A common budget category for hospitals, surgical centers, and outpatient care facilities is capital equipment. Capital equipment purchases can cover a broad range of machines. For example, capital equipment can include imaging systems, such as digital X-ray, mammography, MRI from industry leaders including GE, Siemens, and Hologic. Hospitals may upgrade or expand their cancer treatment capabilities with linear accelerators and radiosurgery systems, such as those offered by Varian, Elekta, and Accuray. Healthcare systems may also budget to acquire cardiac mapping systems from innovators such as Abbott, Boston Scientific, Johnson & Johnson, and Medtronic. More recently, a growing area of capital equipment investments are for surgical robotics that support a range of service lines and procedures. Leaders in the surgical robotics space include Intuitive, Auris (acquired by Johnson & Johnson), Stryker Mako, and Zimmer Rosa, to name a few.
Medical capital equipment sales such as these can total in the hundreds of thousands — or even millions — of dollars. Your prospects, however, probably define capital equipment more broadly than just the most expensive systems it uses for patient care. UCLA Health, for example, defines capital equipment as standalone assets that cost $5,000 or more and have a useful life of a year or longer. Given this definition, some may categorize capital equipment to also include software and equipment that adds value or extends the life of an existing system, regardless of cost.
The Capital Equipment Sales Pitch
A successful medical capital equipment sales process addresses a wide range of concerns that hospitals and other healthcare facilities have when they’re on the cusp of a major investment:
The equipment’s features and functionality will be table stakes for a capital equipment sale, but a successful sales rep will go beyond the sales brochure to show how the equipment aligns with the prospect’s strategy. Taking time to research the healthcare facility’s priorities and needs, such as improving patient outcomes, reducing readmissions, or increasing patient throughput and then showing how your system will address those needs can capture the prospect’s attention and shorten the sales cycle. To close a sale, reps need to be experts on both the technical aspects of the equipment and the prospect’s business priorities.
With two options, and all other things being equal, a healthcare organization will sign a contract for the equipment with the lower price. The problem is, however, that specs and total cost of ownership (TCO) are rarely identical. Shift the focus from the purchase cost to the value the prospect will receive over time from investing in your system. Also, remember that price transparency is essential — be upfront about all costs to help your prospect make an informed purchase and to build trust.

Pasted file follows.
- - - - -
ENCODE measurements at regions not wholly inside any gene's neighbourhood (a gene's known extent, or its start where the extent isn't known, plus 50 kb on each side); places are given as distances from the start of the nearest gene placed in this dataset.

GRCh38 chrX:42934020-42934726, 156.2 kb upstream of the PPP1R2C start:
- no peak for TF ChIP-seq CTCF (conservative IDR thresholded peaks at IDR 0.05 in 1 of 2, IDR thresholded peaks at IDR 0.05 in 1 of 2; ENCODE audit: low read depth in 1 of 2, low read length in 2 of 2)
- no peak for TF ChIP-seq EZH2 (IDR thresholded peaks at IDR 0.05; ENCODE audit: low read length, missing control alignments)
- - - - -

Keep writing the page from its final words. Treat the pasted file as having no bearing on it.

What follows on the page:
Most healthcare facilities are fully acquainted with the value of standardization. Purchasing consistency for multiple locations gives a healthcare organization economy of scale and helps to keep maintenance and other ongoing costs under control. Standard user interfaces and operating procedures also reduce training time and errors, especially if practitioners provide care at multiple facilities within the healthcare system. Demonstrate how using your line of products can help the organization standardize its assets and offer a lower TCO than other options.
Interoperability & Integration
Your prospect will want assurance that using your system won’t mean creating a data silo. Explain in detail how the equipment will work with the organization’s EHR or other systems.
Service & Support
The medical capital equipment sales process must include a discussion of the value-adds that are included in your contract and options for additional service and support. Different healthcare organizations may have different needs for training and service, depending on in-house resources, their budgets, and other factors. Be as flexible as possible to accommodate your prospects’ needs.
Tips for Medical Capital Equipment Sales
Medtech companies also find that selling capital equipment requires a different strategy than selling other types of products, including, for example:
- Focus: Rather than tasking your sales representatives with selling all product categories within a specific territory, you may see better outcomes if you enable specific sales representatives to devote their time to prospects considering capital equipment purchases and then partner with other sales reps selling other product lines.
- Communication between service and sales: Your field engineers and technicians learn about healthcare facilities’ goals and initiatives each time they’re on-site. Make sure you align your field team with your sales team so they can share vital information about customers’ needs and how to improve satisfaction.
- Timing: Sales teams need to position themselves for conversations at the right time in the budget year. Discovery calls and introducing a prospect to your systems needs to begin a few quarters before budget time. Additionally, a well-timed check-in at the end of the fiscal year to see if the organization can benefit from a purchase for tax purposes may also be a smart strategy.
Don’t Lead with Bells & Whistles
Medical capital equipment sales are a time for an honest assessment of what your prospect needs today and how they can position themselves best for the future. Patient outcomes and the healthcare organization’s viability can be riding on the decisions they make. Win capital equipment sales by building trust, providing the specific information the prospect needs, and clearly showing the value the systems you offer will provide.